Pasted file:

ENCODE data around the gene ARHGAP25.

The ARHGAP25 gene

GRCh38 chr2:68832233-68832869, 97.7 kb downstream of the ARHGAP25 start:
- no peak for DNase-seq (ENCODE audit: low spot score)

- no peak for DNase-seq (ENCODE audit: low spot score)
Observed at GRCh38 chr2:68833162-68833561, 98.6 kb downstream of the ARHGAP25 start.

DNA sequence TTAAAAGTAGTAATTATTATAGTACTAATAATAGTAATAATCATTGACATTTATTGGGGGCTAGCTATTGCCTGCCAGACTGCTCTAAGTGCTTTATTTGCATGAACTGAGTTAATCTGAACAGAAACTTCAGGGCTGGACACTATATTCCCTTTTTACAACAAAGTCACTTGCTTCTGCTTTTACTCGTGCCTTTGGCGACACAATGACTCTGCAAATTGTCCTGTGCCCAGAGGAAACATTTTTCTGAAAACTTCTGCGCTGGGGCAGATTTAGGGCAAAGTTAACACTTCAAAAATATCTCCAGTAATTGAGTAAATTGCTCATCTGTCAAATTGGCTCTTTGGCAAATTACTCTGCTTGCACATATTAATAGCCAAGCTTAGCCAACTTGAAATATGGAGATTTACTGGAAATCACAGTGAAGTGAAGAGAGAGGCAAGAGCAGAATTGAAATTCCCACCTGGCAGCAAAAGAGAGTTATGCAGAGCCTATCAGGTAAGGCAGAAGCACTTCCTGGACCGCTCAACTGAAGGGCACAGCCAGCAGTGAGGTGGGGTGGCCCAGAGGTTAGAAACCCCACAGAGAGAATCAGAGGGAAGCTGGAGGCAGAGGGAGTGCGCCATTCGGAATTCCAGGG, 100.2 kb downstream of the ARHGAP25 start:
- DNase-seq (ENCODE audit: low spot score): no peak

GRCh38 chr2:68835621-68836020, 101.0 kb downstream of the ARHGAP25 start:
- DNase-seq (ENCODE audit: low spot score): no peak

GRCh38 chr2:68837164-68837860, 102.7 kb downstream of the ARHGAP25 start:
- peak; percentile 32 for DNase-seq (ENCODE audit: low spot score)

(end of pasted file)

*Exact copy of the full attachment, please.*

ENCODE data around the gene ARHGAP25.

The ARHGAP25 gene

GRCh38 chr2:68832233-68832869, 97.7 kb downstream of the ARHGAP25 start:
- no peak for DNase-seq (ENCODE audit: low spot score)

- no peak for DNase-seq (ENCODE audit: low spot score)
Observed at GRCh38 chr2:68833162-68833561, 98.6 kb downstream of the ARHGAP25 start.

DNA sequence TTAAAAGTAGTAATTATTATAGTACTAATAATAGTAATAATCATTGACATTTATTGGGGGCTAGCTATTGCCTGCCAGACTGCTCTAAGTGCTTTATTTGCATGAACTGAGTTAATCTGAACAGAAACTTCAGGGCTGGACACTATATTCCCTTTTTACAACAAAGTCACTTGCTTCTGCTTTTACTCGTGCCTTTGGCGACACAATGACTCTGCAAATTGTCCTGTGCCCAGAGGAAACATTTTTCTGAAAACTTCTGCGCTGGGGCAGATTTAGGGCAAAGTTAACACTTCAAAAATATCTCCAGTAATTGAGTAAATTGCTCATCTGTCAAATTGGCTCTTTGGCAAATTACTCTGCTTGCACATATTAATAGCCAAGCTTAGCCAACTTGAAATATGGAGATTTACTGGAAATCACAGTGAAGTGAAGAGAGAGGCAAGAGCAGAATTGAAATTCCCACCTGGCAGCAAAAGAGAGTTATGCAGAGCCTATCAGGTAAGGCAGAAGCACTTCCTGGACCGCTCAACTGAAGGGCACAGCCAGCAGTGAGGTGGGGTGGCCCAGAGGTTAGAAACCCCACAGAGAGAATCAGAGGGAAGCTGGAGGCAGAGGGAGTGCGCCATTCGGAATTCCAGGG, 100.2 kb downstream of the ARHGAP25 start:
- DNase-seq (ENCODE audit: low spot score): no peak

GRCh38 chr2:68835621-68836020, 101.0 kb downstream of the ARHGAP25 start:
- DNase-seq (ENCODE audit: low spot score): no peak

GRCh38 chr2:68837164-68837860, 102.7 kb downstream of the ARHGAP25 start:
- peak; percentile 32 for DNase-seq (ENCODE audit: low spot score)